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and System Devices | The Motherboard | Motherboard
Form Factors ]
ATX and Mini ATX
The first significant change in case and motherboard design in many years, the ATX form
factor was invented by Intel in 1995. After three years, ATX is now finally overtaking AT
as the default form factor choice for new systems (although AT remains popular for
compatibility with older PCs, with homebuilders, and with some smaller PC shops). Newer
Pentium Pro and Pentium II motherboards are the most common users of the ATX style
motherboard (not surprisingly, since the Pentium II is the newest processor and uses the
newest chipset families.) Intel makes the motherboards for many major name brands, and
Intel only uses ATX.
The ATX design has several significant advantages over the older motherboard styles. It
addresses many of the annoyances that system builders have had to put up with. As the Baby
AT form factor has aged, it has increasingly grown unable to elegantly handle the new
requirements of motherboard and chipset design. Since the ATX form factor specifies
changes to not just the motherboard, but the case and power supply as well, all of the
improvements are examined here:
- Integrated I/O Port Connectors: Baby AT motherboards use headers which stick up
from the board, and a cable that goes from them to the physical serial and parallel port
connectors mounted on to the case. The ATX has these connectors soldered directly onto the
motherboard. This improvement reduces cost, saves installation time, improves reliability
(since the ports can be tested before the motherboard is shipped) and makes the board more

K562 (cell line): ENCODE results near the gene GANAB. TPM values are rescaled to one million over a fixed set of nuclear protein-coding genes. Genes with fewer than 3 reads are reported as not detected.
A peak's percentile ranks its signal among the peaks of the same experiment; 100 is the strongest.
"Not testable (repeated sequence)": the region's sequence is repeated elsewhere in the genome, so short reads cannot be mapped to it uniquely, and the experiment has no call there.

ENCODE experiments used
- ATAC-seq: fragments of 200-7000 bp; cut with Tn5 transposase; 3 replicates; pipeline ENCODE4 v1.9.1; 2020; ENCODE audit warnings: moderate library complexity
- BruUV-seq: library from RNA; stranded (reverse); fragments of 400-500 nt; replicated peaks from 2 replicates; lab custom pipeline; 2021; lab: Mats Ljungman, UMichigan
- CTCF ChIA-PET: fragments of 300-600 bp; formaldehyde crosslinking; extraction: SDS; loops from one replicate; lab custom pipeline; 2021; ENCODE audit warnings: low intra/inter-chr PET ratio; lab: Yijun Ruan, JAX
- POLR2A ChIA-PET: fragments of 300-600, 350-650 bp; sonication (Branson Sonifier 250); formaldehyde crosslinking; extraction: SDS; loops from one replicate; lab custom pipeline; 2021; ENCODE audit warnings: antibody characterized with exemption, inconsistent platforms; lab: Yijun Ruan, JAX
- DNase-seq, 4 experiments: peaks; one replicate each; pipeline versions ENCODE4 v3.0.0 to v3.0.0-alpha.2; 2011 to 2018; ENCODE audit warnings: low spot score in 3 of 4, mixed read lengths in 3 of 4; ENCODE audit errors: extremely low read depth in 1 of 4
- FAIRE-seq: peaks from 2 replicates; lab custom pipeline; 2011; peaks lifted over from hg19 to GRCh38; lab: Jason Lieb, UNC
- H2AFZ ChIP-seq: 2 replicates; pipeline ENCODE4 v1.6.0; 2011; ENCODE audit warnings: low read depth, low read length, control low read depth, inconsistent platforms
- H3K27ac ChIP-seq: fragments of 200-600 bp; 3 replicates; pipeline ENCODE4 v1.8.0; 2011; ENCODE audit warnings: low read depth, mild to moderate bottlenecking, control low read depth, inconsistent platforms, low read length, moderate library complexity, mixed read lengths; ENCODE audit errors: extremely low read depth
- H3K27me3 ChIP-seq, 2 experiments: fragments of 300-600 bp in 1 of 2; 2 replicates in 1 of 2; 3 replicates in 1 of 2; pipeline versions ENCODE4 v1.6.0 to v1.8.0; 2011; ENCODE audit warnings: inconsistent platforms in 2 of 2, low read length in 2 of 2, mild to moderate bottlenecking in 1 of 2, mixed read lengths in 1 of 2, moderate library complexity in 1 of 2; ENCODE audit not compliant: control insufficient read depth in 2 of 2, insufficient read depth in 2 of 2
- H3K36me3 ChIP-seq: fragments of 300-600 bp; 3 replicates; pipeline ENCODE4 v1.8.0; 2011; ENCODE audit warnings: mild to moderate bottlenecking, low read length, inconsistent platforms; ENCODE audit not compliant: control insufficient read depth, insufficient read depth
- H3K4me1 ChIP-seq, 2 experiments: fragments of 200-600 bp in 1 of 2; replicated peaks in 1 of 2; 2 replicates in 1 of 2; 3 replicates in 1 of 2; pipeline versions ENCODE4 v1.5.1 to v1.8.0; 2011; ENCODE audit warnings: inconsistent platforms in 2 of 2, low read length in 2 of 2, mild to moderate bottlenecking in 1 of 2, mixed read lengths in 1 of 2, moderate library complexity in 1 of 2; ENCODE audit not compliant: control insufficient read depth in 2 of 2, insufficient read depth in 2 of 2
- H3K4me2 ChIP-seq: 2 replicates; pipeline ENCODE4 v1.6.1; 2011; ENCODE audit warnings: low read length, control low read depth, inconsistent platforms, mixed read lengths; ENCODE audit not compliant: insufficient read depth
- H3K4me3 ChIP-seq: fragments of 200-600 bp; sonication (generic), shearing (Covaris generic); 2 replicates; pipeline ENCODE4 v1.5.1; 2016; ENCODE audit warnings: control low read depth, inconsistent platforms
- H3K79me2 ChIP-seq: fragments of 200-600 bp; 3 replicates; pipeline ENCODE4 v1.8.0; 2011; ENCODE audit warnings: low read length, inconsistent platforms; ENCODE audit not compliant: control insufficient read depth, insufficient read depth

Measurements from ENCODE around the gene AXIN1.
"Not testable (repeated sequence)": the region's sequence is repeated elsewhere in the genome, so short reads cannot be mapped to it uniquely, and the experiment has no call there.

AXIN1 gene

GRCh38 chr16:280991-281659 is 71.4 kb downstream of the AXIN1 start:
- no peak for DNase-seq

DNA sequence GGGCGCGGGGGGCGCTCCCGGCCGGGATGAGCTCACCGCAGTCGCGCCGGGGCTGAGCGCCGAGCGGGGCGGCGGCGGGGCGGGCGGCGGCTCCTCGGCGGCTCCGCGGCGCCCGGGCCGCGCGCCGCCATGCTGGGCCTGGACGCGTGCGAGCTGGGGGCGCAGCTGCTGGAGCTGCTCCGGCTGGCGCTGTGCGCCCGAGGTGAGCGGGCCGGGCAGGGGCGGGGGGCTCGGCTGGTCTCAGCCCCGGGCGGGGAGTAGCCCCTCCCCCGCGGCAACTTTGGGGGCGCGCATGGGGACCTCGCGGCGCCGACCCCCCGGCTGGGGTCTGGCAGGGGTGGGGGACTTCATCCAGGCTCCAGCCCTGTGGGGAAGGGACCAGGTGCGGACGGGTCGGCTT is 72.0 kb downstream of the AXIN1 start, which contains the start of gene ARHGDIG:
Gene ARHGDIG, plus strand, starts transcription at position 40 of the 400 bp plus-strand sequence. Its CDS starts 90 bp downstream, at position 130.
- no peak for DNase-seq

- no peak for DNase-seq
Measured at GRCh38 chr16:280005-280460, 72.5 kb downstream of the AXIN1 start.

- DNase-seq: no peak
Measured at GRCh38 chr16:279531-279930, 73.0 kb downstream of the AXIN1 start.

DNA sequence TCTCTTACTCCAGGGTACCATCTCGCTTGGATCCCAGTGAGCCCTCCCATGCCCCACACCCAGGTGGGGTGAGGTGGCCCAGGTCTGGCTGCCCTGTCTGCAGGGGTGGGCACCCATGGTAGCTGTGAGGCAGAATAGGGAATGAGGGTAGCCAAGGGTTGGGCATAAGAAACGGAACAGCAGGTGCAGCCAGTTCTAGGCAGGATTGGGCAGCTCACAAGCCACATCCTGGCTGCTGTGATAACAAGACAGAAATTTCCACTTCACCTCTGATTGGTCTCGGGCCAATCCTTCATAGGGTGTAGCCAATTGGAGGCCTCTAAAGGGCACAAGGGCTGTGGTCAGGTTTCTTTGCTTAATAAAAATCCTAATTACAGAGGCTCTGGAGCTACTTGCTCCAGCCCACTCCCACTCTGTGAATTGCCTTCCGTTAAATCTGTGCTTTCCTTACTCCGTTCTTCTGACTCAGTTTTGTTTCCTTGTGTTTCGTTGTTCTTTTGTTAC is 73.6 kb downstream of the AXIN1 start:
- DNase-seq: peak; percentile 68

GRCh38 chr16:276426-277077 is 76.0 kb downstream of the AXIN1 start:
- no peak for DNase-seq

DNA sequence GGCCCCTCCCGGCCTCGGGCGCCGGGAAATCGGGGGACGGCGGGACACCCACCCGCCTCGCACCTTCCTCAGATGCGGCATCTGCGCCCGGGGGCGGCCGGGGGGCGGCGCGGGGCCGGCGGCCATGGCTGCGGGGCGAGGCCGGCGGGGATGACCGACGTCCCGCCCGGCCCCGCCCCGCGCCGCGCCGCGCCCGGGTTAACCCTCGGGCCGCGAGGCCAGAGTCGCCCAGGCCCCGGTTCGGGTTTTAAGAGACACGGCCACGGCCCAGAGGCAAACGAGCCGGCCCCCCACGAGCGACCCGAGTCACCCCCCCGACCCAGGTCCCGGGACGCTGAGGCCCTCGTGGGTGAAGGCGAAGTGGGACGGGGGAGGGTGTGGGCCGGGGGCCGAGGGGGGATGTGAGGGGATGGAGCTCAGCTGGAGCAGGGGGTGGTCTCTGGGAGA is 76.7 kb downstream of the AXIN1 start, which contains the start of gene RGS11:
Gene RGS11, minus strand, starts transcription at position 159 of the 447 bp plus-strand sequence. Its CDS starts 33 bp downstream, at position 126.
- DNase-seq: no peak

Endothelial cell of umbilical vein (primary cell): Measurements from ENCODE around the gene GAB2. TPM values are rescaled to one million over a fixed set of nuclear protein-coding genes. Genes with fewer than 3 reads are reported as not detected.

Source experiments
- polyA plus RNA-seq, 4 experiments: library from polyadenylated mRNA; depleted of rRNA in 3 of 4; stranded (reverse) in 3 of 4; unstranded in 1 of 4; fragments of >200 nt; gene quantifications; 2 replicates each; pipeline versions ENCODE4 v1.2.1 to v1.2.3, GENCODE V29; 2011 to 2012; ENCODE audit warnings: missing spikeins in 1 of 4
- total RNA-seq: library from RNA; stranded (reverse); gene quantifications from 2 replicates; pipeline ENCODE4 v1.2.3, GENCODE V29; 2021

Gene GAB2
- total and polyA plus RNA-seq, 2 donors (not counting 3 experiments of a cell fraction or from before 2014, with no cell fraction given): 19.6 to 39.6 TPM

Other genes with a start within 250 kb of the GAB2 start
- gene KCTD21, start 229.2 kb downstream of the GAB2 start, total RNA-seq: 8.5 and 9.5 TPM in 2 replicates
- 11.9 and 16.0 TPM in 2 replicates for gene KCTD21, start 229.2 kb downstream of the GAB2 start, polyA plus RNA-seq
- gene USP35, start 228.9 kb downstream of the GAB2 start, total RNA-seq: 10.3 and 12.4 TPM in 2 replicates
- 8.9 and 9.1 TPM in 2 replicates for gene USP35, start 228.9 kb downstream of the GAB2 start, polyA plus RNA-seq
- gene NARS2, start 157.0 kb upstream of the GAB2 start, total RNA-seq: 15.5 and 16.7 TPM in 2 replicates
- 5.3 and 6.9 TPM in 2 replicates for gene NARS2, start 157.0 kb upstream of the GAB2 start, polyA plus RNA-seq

- Integrated PS/2 Mouse Connector: On most retail baby AT style motherboards, there
is either no PS/2 mouse port, or to get one you need to use a cable from the PS/2 header
on the motherboard, just like the serial and parallel ports. (Of course most large OEMs
have PS/2 ports built in to their machines, since their boards are custom built in large
quantities). ATX motherboards have the PS/2 port built into the motherboard.
- Reduced Drive Bay Interference: Since the board is essentially
"rotated" 90 degrees from the baby AT style, there is much less
"overlap" between where the board is and where the drives are. This means easier
access to the board, and fewer cooling problems.
- Reduced Expansion Card Interference: The processor socket/slot and memory sockets
are moved from the front of the board to the back right side, near the power supply. This
eliminates the clearance problem with baby AT style motherboards and allows full length
cards to be used in most (if not all) of the system bus slots.
- Better Power Supply Connector: The ATX motherboard uses a single 20-pin connector
instead of the confusing pair of near-identical 6-pin connectors on the baby AT form
factor. You don't have the same risk of blowing up your motherboard by connecting the
power cables backwards that most PC homebuilders are familiar with.
- "Soft Power" Support: The ATX power supply is turned
on and off using signalling from the motherboard, not a physical toggle switch. This
allows the PC to be turned on and off under software control, allowing much improved power
management. For example, with an ATX system you can configure Windows 95 so that it will
actually turn the PC off when you tell it to shut down.
- 3.3V Power Support: The ATX style motherboard has support for 3.3V power from the
ATX power supply. This voltage (or lower) is used on almost all newer processors, and this
saves cost because the need for voltage regulation to go from 5V to 3.3V is removed.
- Better Air Flow: The ATX power supply is intended to blow air into the
case instead of out of it. This means that air is pushed out of all the small cracks in
the PC case instead of being drawn in through them, cutting down on dust accumulation.
Further, since the processor socket or slot is on the motherboard right next to the power
supply, the power supply fan can be used to cool the processor's heat sink. In many cases,
this eliminates the need to use (notoriously unreliable) CPU fans, though the ATX
specification now allows for the fan to blow either into or out of the case. See here for more on system air flow and cooling.
- Improved Design for Upgradability: In part because it is the newest design, the
ATX is the choice "for the future". More than that, its design makes upgrading
easier because of more efficient access to the components on the motherboard.
Next: LPX and Mini LPX
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